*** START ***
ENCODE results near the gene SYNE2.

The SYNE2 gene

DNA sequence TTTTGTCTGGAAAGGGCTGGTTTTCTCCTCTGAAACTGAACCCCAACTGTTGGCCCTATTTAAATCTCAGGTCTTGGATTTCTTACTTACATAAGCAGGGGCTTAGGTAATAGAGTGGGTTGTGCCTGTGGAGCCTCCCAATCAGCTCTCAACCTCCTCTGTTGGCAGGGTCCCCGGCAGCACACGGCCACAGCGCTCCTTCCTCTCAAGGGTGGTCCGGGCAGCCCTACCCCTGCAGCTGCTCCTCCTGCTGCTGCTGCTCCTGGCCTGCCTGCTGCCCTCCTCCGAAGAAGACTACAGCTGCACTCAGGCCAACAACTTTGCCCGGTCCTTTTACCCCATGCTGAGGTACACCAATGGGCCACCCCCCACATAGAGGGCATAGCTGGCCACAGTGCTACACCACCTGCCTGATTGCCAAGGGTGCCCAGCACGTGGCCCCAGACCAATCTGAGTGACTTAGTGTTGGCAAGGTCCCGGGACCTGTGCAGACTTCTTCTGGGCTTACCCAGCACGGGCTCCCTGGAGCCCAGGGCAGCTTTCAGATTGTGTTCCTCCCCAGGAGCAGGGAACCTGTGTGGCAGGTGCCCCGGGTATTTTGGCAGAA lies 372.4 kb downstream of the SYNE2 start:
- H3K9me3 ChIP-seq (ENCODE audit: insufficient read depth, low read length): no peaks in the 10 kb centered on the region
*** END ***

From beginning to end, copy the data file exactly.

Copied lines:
ENCODE results near the gene SYNE2.

The SYNE2 gene

DNA sequence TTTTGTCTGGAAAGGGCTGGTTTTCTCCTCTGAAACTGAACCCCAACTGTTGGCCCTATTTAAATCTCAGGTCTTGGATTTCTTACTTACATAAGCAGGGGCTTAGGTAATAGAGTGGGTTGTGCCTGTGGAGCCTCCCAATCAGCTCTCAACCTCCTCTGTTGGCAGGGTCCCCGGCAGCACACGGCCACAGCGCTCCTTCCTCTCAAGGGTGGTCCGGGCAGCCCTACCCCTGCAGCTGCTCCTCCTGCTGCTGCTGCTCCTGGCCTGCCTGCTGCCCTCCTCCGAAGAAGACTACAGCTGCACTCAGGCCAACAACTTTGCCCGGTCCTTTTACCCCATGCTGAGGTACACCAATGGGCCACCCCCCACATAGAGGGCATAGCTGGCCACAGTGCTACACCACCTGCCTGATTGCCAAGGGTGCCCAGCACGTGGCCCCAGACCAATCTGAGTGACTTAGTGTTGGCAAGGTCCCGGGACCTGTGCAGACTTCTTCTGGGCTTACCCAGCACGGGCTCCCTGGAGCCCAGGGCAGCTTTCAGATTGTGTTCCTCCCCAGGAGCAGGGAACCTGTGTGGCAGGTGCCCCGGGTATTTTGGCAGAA lies 372.4 kb downstream of the SYNE2 start:
- H3K9me3 ChIP-seq (ENCODE audit: insufficient read depth, low read length): no peaks in the 10 kb centered on the region